Everybody’s working for the weekend — or at least Yale’s Assyrilogists.

The Yale Babylonian Collection celebrated its centennial Saturday at a conference attended by 60 members of the local community, with events including tours of the collection’s highlights and a Saybrook College Orchestra concert of Mesopotamian-influenced classical music.

Founded by Yale professor Albert Tobias Clay in 1909, the collection was established with a donation from financier J.P. Morgan, who later entrusted the University with his own library of Babylonian artifacts.

Today, the collection — which has grown to consist of about 45,000 clay tablets, seals and other objects — contains historical material such as a tablet with a section of the Gilgamesh epic poem, lists of ancient magic spells and even ancient Mesopotamian recipes, said Ulla Kasten, the collection’s associate curator.

Benjamin Foster GRD ’75, professor of Assyriology, acting chair of the Department of Near Eastern Languages & Civilizations, and curator of the collection, said that the celebration was necessary to curb waning interest in his field.

“I feel that Assyriology is receding from a social and economic point of view in America and Europe, compared to where it should be,” he said.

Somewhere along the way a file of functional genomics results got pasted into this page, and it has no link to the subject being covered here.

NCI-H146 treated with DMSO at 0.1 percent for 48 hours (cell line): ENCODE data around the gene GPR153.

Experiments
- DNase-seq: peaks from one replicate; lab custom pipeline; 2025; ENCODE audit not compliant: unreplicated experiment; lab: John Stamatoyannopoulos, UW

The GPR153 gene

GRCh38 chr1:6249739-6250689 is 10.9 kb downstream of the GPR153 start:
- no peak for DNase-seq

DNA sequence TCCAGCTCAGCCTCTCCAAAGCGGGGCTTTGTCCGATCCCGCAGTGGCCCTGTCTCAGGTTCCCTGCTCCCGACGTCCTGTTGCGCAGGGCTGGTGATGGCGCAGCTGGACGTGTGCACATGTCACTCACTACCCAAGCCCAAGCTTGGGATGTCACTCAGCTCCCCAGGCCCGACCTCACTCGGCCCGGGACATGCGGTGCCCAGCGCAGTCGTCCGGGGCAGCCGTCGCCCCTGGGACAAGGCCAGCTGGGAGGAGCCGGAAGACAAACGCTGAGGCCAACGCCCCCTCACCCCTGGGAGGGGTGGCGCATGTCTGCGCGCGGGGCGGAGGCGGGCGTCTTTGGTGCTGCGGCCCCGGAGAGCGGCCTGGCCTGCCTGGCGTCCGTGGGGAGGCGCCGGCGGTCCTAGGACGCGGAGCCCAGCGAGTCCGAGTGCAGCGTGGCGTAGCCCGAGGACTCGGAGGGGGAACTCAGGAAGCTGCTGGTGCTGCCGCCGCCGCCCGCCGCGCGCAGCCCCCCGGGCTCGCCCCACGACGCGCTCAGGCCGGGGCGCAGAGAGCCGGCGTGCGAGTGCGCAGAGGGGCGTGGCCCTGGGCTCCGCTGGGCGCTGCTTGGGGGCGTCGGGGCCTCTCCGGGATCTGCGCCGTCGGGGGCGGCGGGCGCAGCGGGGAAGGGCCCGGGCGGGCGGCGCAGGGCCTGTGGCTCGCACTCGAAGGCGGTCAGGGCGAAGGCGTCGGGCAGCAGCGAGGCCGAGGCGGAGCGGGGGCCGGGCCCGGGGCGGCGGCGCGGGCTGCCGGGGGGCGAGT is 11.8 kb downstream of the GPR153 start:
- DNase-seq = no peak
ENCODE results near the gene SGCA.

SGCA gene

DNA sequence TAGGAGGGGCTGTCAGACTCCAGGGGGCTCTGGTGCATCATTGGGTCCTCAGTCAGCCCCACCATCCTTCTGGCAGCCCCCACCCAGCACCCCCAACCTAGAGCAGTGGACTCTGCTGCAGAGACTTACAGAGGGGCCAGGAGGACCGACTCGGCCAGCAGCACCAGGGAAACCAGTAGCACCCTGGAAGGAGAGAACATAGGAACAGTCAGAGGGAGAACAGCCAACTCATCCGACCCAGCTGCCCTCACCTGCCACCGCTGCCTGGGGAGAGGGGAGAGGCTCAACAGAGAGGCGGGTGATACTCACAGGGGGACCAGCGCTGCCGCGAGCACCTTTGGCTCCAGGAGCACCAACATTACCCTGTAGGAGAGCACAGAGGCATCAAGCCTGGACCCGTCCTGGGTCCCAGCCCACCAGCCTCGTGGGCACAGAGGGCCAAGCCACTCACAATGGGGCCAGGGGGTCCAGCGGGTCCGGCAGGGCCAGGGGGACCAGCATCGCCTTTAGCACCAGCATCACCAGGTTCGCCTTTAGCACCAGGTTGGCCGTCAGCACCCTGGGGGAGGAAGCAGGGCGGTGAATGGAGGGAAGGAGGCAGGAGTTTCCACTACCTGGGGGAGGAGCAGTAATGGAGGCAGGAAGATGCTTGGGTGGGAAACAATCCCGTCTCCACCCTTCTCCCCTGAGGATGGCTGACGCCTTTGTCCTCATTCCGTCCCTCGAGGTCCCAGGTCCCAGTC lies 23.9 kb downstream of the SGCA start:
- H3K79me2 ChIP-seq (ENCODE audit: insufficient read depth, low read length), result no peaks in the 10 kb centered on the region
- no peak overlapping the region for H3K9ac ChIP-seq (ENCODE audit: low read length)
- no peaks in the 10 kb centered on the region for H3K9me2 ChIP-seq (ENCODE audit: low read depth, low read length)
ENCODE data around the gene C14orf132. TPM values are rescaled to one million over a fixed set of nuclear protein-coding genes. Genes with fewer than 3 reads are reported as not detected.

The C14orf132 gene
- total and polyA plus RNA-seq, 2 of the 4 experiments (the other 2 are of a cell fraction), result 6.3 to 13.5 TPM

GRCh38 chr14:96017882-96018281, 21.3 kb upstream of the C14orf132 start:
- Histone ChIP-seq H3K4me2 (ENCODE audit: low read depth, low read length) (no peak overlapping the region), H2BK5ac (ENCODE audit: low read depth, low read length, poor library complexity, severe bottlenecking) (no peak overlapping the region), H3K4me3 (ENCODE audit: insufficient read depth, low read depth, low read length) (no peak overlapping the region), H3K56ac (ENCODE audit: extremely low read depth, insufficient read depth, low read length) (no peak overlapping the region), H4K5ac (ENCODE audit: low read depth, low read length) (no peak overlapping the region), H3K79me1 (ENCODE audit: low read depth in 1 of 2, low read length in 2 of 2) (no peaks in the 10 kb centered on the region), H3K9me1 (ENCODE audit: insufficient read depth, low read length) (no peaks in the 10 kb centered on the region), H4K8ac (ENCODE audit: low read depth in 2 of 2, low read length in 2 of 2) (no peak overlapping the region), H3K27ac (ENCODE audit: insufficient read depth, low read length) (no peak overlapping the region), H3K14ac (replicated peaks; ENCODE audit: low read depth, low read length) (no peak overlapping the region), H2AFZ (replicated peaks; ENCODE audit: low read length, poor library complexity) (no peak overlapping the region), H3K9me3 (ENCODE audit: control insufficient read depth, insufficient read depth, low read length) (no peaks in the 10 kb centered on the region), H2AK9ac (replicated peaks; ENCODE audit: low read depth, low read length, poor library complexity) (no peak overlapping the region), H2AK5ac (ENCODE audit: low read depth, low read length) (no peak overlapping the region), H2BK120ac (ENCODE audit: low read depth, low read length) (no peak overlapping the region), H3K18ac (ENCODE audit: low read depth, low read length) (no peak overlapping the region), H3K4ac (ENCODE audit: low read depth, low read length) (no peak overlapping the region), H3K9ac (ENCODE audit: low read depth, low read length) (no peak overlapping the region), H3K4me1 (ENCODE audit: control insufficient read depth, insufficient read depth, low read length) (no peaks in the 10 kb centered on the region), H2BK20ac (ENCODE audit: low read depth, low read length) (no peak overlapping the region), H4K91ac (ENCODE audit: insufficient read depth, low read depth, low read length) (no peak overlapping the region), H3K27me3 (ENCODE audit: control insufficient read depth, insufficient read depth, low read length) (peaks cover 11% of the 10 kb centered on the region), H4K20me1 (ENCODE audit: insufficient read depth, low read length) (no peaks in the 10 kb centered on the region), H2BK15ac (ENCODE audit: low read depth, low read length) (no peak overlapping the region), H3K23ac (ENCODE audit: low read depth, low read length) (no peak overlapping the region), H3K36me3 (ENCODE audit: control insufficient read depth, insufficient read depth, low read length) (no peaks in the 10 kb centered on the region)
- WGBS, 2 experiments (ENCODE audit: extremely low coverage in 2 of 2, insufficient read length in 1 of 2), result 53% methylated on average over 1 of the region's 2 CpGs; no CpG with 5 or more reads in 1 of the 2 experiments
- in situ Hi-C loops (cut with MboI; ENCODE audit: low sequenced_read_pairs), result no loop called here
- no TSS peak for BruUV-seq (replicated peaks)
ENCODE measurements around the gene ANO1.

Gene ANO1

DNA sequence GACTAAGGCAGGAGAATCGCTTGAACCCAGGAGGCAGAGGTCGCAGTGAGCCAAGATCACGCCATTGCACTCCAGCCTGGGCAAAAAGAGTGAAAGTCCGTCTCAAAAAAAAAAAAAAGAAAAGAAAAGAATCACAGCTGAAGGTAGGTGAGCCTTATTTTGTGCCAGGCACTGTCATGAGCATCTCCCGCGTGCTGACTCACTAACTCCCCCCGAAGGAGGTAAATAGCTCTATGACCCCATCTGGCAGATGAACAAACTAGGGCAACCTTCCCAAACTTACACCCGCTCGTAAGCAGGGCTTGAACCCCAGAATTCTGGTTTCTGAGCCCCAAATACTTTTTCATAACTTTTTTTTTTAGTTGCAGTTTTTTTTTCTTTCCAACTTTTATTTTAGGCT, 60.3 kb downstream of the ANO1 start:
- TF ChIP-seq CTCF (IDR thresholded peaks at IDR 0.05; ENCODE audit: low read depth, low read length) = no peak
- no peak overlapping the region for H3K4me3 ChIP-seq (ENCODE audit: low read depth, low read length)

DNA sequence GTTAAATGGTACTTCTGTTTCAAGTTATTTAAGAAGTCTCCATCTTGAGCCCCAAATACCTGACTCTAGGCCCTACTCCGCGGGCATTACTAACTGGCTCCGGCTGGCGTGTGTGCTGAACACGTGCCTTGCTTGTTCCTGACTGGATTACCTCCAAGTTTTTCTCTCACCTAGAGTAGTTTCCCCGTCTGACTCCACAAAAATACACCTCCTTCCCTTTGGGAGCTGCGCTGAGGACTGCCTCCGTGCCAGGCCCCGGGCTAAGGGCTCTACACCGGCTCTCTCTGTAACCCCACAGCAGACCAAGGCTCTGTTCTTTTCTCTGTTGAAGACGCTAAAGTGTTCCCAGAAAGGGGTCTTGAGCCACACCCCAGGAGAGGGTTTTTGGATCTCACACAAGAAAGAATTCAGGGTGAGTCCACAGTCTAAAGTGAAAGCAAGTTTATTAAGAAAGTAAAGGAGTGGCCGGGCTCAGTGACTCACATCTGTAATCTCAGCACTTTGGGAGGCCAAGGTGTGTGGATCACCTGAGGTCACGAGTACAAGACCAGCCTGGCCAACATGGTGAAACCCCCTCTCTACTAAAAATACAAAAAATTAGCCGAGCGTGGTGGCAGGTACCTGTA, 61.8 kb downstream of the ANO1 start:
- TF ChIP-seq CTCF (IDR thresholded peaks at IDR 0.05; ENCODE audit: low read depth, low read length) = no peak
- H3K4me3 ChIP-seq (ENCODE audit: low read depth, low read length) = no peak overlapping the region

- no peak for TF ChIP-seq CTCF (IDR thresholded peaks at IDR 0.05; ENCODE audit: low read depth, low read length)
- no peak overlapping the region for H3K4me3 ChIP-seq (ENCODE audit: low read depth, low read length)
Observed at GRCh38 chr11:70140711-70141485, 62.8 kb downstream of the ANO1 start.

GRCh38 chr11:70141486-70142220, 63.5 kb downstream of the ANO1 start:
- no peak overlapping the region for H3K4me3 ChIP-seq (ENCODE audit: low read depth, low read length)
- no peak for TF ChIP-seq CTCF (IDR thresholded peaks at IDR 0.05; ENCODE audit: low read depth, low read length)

One of the collection’s current initiatives, Foster said, is to collaborate with a team of Japanese scientists in studying not just the tablets’ inscriptions but the clay in the tablets themselves, which can yield a wealth of information about climatological change.

Foster cautioned, however, that too much emphasis on technological progress could take away from the more important study of the tablets’ purposes.

“Digitization is the current rallying cry which is apparently going to solve all our problems,” he said. “But in the end I don’t think there’s a substitute for the trained human eye in these matters.”

Marc Van De Mieroop GRD ’83, a professor of ancient Near Eastern history at Columbia University who spoke Saturday, praised the collection’s completeness, which he said allows scholars to study changes in similar kinds of primary sources through time.

In his presentation at the celebration’s symposium, Van De Mieroop commended the collection’s curators for allowing researchers access to its resources.

“I think it’s crucial for a person in this discipline to feel a connection to the people you study,” he said. “By studying and touching the writings that they produced, you can create this connection.”

The celebration concluded with a screening of “The Fall of Babylon,” one of four episodes from D.W. Griffith’s 1916 epic film “Intolerance” and the Saybrook College Orchestra concert in Battell Chapel titled “From the Euphrates to the Nile,” featuring Rossini’s “Overture from Semiramide” and selections from Handel’s Belshazzar.

Assyriology aficionados can see selected items from Yale’s collection through January in “From Nineveh to New Haven,” an exhibition at Sterling Memorial Library.